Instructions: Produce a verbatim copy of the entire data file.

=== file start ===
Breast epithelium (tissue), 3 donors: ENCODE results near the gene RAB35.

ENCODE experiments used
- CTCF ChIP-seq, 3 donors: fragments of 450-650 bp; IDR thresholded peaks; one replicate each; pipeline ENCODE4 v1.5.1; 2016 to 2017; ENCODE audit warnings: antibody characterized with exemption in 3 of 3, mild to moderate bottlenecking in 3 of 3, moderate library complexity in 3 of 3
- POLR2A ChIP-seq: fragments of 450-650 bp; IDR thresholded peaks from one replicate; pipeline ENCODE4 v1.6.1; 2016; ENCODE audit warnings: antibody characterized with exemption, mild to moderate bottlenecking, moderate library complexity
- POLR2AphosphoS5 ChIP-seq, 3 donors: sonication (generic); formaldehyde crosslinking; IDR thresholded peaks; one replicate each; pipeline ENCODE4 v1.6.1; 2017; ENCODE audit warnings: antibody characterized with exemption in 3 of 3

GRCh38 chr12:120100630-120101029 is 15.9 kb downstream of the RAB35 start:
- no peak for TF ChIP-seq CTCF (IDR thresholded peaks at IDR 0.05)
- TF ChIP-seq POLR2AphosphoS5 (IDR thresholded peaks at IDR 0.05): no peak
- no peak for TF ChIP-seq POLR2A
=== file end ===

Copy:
Breast epithelium (tissue), 3 donors: ENCODE results near the gene RAB35.

ENCODE experiments used
- CTCF ChIP-seq, 3 donors: fragments of 450-650 bp; IDR thresholded peaks; one replicate each; pipeline ENCODE4 v1.5.1; 2016 to 2017; ENCODE audit warnings: antibody characterized with exemption in 3 of 3, mild to moderate bottlenecking in 3 of 3, moderate library complexity in 3 of 3
- POLR2A ChIP-seq: fragments of 450-650 bp; IDR thresholded peaks from one replicate; pipeline ENCODE4 v1.6.1; 2016; ENCODE audit warnings: antibody characterized with exemption, mild to moderate bottlenecking, moderate library complexity
- POLR2AphosphoS5 ChIP-seq, 3 donors: sonication (generic); formaldehyde crosslinking; IDR thresholded peaks; one replicate each; pipeline ENCODE4 v1.6.1; 2017; ENCODE audit warnings: antibody characterized with exemption in 3 of 3

GRCh38 chr12:120100630-120101029 is 15.9 kb downstream of the RAB35 start:
- no peak for TF ChIP-seq CTCF (IDR thresholded peaks at IDR 0.05)
- TF ChIP-seq POLR2AphosphoS5 (IDR thresholded peaks at IDR 0.05): no peak
- no peak for TF ChIP-seq POLR2A